Program Overview & Research Projects

Some high school students are asking: “Where will my passion for science or math lead me? How does engineering help solve key issues we face as a society? Is research my path?” SHINE may help you answer some of these questions for yourself.

As part of a professor’s hands-on team between 6/17/2019 – 8/2/2019, high school students will be immersed in research projects that span the engineering spectrum. Applicants select their top three choices of engineering fields, and the USC Viterbi professors select students from the pool of applicants. We pair applicants with an appropriate research team, based on applicant interest, the professor’s needs and lab capacity, and the composition of other summer scholars in the professor’s lab. Note that the regular deadline for applications is March 4, 2019 (fee $5,100), but there is an early decision deadline of Jan. 31, 2019 (fee $4,900), which may provide the applicant with a wider range of lab choices.

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IMPORTANT: The online application asks applicants to rank their top three preferences. Applicants should discuss the appeal of three possible fields of engineering in the personal statement submitted as part of the SHINE application:

AEROSPACE ENGINEERING

  1. Research in the fluid-structure interactions lab tackles problems, ranging from the development of flow control techniques for drag reduction on aircraft and ships to the development of bioinspired robots that can crawl, swim, or fly. This work is largely experimental and takes place in a large-scale water channel facility at USC. For the coming summer, we have a number of potential projects. This includes: (i) 3D-printing sharkskin-inspired drag-reducing surfaces, (ii) testing the performance of flexible flapping wings, and (iii) creating novel flow sensors. Prof. Mitul LuharFluid-Structure Interactions Lab
  2. Join an ongoing research program to investigate the extraordinary aerodynamic properties of small wings.  The new generation of unmanned flying vehicles will have spans of about 30 cm, and will be able to enter window and doors. Paradoxically, their aerodynamics are very complex, and hugely sensitive to small disturbances. They overlap in size with medium-sized birds, and perhaps we might incorporate some aspects of bird wings, such a flexibility and/or porosity. These basic studies are part of a program supported by the Air Force, and we can be guaranteed a busy summer in contributing to research that informs both military and civilian operations, and playing a part in the new engineering of bio-inspired design. Prof. Geoffrey SpeddingSpedding Research Group

BIOMEDICAL ENGINEERING

  1. Personalized medicine is the cutting edge of drug delivery innovation. In our lab, we design nanoparticles and biomaterials that can be used to image, treat, and regenerate diseased or damaged tissue. Diseases we study in our lab include atherosclerosis, cancer, and kidney diseases. Over the course of the summer, the SHINE student will assist in designing and synthesizing nanoparticles and biomaterials to target a specific disease, characterizing the material properties, as well as testing their therapeutic or diagnostic potential using diseased cells. Prof. Eun Ji Chung: The Chung Laboratory-Biomaterials and Nanomedicine Research Prof. Eun Ji Chung: The Chung Laboratory-Biomaterials and Nanomedicine Research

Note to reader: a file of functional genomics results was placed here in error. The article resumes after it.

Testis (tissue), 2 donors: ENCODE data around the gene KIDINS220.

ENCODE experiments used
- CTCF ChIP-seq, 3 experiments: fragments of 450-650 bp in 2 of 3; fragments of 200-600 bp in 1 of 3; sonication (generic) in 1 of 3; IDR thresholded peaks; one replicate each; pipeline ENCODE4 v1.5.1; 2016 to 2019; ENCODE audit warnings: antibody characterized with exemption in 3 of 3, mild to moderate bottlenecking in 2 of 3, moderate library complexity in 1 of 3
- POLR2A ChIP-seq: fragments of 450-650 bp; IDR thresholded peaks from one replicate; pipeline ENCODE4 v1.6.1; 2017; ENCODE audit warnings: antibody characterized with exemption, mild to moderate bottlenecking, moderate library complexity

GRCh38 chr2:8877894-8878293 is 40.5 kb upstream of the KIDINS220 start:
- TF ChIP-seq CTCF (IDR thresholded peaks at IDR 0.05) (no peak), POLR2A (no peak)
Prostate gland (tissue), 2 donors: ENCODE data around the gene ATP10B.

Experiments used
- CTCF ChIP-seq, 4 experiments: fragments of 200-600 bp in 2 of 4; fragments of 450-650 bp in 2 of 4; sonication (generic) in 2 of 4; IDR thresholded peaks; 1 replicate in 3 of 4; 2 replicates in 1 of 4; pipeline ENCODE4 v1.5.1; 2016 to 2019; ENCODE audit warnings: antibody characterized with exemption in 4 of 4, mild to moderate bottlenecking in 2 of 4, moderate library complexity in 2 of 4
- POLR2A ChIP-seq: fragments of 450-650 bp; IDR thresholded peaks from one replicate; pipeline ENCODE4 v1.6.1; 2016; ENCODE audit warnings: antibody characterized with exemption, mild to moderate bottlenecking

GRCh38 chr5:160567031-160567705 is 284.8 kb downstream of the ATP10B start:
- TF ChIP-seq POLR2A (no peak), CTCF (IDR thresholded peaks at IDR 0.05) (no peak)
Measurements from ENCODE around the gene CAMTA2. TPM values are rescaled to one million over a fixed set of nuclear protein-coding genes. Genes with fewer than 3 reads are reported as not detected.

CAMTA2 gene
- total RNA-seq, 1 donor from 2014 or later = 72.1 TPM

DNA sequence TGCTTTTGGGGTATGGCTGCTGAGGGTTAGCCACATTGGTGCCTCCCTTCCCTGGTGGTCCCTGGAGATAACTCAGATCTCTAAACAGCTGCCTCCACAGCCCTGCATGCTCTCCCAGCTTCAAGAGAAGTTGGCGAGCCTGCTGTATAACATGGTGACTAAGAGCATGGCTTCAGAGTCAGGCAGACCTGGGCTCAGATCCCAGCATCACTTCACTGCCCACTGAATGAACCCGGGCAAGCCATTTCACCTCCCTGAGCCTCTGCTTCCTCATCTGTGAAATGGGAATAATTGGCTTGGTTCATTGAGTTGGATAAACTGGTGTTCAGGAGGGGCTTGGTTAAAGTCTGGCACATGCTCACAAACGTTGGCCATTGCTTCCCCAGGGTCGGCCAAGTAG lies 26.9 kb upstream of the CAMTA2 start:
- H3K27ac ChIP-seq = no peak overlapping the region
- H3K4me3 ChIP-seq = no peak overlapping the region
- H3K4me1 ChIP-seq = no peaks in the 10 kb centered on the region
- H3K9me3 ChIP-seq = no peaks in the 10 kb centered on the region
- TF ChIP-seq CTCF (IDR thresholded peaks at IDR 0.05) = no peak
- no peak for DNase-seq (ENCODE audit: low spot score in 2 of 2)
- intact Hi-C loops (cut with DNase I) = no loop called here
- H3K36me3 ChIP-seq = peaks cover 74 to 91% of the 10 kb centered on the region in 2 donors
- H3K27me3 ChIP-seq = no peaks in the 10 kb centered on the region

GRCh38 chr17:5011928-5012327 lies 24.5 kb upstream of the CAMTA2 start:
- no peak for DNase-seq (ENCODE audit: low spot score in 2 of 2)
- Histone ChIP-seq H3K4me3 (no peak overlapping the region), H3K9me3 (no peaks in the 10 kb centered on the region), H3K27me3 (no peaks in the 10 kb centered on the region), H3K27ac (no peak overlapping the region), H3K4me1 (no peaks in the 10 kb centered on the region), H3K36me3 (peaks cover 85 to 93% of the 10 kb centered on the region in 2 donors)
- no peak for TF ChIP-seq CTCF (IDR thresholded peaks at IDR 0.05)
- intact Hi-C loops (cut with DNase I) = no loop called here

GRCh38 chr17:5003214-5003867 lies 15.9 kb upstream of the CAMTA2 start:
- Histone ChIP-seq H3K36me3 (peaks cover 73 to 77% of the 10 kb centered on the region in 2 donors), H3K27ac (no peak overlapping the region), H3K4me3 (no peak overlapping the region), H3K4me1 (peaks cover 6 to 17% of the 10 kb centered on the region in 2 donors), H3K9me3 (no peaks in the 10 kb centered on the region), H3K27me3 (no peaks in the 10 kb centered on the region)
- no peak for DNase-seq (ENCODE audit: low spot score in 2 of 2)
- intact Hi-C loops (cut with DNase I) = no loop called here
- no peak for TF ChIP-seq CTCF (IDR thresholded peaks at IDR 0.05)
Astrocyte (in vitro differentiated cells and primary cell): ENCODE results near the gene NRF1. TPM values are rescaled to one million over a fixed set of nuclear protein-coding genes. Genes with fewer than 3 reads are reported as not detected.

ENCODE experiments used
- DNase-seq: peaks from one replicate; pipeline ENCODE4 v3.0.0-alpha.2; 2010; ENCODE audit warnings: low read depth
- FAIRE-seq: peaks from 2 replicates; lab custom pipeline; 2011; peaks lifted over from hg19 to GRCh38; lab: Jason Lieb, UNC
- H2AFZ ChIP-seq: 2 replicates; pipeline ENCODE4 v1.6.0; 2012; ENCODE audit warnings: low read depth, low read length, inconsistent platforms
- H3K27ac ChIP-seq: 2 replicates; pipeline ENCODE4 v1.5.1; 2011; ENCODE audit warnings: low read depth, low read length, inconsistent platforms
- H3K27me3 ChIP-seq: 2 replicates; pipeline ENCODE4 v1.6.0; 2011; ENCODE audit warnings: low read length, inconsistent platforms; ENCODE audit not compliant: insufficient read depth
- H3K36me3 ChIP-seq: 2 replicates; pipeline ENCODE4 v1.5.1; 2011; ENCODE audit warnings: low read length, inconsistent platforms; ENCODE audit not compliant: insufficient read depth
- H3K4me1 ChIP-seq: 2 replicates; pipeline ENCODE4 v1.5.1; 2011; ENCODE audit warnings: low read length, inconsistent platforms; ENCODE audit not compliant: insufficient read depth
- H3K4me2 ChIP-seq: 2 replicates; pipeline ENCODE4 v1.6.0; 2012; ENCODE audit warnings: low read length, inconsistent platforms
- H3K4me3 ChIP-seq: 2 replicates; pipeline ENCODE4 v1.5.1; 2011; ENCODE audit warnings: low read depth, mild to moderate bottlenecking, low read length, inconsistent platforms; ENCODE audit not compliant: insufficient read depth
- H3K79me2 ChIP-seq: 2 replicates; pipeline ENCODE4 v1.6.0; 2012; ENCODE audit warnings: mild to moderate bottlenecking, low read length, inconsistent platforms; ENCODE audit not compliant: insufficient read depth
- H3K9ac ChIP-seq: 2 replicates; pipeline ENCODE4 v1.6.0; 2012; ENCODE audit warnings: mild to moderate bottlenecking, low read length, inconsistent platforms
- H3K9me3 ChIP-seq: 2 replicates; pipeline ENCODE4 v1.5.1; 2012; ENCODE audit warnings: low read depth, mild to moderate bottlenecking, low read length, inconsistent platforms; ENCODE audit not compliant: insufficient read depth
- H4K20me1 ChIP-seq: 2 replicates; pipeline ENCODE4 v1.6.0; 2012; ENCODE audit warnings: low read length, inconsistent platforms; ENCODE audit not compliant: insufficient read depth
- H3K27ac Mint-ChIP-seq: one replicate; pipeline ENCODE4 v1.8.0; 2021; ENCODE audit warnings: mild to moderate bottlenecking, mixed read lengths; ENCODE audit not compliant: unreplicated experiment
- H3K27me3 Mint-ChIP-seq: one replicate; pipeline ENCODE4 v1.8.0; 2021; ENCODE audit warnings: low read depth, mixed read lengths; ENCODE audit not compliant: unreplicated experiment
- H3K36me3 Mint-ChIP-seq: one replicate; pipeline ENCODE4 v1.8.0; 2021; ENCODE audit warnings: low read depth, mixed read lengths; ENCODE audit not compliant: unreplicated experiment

2. The vision of our lab is to create biologically inspired in vitro platforms, capture the scale of cell signaling from subcellular to tissue levels, and discover novel therapeutics for human diseases. Currently we focus on creating microfabricated models of tumors and bone marrow. Students will be supervised by graduate students and work on computer assisted design, microdevices, optimization and data analysis, as well as participate in research meetings and project updates. Recommend coursework completed in physics, biology, and geometry. Prof. Keyue ShenLaboratory for Integrative Biosystems Engineering
  3. The McCain lab engineers miniature human tissues, known as “Organs on Chips”, for studying human diseases and developing new drug targets. The SHINE student would assist a postdoc or graduate student in fabricating devices, culturing cells, and imaging cells with microscopy. Prof. Megan McCainLaboratory for Living Systems Engineering
  4. The Zavaleta lab helps to make and characterize new nanoparticles that would eventually be used for imaging various types of cancer.  Nanoparticles have a lot of advantages over other small molecule imaging contrast agents and our lab is focused on exploiting these advantages to help doctors detect cancer earlier or help guide them during surgery. Prof. Cristina ZavaletaZavaleta Lab

CHEMICAL ENGINEERING

  1. We are a virtual chemistry lab, where we model the interactions between atoms and molecules to address problems associated with utilization of natural resources. In particular, our goal is to develop an economically viable alternative to shale gas flaring, which is not only a waste of precious fuel but also compounds the problem of global warming. Since one way to make shale gas a viable resource is to convert it into liquid fuel such as methanol, we will use ab initio simulations to design catalysts in an attempt to emulate bacterial enzymes that have been successful in converting shale gas to methanol. Pre-reqs: Chemistry. Prof. Shaama Mallikarjun Sharada: Sharada Lab